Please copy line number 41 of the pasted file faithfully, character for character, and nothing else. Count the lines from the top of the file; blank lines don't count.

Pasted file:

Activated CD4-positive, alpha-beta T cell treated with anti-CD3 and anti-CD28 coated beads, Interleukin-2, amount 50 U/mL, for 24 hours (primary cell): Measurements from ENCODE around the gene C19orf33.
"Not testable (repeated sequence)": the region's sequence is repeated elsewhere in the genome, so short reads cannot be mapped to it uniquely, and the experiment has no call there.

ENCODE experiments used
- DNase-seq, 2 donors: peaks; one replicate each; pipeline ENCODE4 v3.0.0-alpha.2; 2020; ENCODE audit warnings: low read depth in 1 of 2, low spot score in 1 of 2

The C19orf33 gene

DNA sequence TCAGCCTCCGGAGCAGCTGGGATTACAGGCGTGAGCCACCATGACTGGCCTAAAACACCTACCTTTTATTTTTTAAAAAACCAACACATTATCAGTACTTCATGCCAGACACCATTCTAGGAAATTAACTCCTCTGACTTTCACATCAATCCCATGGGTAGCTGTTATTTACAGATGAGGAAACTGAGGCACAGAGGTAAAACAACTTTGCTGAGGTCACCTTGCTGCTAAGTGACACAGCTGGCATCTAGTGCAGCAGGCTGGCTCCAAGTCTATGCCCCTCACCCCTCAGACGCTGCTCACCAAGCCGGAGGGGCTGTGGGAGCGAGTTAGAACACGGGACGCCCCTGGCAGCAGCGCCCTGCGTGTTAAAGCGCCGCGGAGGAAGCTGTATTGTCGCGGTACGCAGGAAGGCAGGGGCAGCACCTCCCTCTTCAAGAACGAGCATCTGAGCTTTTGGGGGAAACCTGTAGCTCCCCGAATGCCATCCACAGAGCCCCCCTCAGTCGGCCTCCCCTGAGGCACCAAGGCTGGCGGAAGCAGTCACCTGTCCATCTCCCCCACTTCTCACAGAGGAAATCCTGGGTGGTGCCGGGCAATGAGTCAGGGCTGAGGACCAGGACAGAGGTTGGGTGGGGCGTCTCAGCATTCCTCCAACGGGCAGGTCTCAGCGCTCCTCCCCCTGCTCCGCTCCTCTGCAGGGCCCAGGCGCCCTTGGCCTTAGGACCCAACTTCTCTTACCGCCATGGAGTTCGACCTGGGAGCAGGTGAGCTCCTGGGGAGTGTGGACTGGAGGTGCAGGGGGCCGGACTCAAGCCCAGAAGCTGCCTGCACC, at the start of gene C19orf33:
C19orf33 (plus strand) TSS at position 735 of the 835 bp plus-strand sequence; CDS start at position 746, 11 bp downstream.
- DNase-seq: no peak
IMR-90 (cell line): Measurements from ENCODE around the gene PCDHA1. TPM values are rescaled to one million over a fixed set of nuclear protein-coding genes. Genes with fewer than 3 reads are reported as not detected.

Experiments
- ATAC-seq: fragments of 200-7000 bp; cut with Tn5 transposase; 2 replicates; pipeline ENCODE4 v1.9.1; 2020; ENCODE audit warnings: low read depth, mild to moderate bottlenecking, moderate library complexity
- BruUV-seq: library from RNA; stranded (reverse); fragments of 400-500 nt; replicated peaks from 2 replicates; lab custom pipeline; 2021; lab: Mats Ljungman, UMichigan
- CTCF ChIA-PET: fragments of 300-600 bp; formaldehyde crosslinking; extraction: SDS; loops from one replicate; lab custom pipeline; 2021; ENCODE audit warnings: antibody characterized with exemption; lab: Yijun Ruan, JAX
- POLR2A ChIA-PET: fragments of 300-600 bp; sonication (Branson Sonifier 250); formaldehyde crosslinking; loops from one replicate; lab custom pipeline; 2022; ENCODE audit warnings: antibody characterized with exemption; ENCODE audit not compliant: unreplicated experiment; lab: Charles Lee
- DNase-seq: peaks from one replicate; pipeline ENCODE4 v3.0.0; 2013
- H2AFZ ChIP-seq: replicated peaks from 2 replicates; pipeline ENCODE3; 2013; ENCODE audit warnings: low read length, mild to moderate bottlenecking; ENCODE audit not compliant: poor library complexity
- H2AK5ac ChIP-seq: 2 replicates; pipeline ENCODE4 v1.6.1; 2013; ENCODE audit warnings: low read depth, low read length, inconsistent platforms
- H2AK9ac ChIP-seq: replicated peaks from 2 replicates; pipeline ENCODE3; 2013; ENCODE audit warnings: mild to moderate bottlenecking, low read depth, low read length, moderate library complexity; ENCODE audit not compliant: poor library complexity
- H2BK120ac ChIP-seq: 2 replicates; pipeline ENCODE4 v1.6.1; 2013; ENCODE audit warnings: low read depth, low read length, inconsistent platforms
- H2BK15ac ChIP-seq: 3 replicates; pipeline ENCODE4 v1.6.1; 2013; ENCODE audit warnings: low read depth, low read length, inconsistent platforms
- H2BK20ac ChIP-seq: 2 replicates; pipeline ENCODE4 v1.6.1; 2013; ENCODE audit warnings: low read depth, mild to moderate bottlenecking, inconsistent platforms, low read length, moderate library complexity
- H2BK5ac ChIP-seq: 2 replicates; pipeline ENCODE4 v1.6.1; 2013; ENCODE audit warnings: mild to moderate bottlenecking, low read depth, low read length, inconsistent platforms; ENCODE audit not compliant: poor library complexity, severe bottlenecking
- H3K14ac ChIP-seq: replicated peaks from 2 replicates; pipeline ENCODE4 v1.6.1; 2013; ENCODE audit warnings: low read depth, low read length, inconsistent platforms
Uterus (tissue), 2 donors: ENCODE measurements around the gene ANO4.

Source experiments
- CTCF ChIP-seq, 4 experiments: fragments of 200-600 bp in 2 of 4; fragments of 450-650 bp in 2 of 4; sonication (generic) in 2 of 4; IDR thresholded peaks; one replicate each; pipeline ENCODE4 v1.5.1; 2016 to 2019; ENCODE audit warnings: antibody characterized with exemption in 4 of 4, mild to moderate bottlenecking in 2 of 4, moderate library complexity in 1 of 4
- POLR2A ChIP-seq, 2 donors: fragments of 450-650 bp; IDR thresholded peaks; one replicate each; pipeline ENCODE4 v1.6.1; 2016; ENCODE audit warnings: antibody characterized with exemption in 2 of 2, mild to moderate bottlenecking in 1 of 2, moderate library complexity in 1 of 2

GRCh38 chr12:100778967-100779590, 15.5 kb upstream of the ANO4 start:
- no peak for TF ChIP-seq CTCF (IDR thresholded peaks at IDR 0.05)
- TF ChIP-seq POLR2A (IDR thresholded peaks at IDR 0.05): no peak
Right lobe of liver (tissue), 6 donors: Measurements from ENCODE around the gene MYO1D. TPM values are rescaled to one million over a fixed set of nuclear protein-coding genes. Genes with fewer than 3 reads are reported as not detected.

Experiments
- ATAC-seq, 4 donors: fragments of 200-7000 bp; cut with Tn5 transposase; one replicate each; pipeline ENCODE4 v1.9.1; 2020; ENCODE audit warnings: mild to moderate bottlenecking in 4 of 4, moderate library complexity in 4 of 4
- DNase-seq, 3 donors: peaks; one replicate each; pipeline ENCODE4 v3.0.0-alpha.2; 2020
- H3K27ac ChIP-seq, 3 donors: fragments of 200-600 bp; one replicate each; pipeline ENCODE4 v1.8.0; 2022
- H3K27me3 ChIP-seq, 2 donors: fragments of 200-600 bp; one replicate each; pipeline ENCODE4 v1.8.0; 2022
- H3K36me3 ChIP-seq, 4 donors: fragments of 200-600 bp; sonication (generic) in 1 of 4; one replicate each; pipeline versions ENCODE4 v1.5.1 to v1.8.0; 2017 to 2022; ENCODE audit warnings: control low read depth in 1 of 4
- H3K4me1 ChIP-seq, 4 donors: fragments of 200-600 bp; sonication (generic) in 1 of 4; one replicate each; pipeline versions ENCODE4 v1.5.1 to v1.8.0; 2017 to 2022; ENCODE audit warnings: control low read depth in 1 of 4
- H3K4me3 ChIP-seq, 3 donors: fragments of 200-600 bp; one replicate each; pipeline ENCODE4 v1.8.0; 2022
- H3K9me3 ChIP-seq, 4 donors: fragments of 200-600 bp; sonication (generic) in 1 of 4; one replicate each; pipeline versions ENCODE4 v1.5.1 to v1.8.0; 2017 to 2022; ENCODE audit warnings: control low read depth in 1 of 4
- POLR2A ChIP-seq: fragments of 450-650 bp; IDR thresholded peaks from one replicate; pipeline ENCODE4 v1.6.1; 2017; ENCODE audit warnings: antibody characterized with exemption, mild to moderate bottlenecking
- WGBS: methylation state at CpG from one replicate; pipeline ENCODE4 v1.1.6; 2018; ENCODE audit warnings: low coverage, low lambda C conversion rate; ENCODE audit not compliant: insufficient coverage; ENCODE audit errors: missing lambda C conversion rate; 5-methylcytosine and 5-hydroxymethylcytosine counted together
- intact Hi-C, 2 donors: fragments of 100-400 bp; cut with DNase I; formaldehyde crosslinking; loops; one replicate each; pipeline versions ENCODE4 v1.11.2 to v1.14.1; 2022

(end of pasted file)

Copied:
- POLR2A ChIP-seq: fragments of 450-650 bp; IDR thresholded peaks from one replicate; pipeline ENCODE4 v1.6.1; 2017; ENCODE audit warnings: antibody characterized with exemption, mild to moderate bottlenecking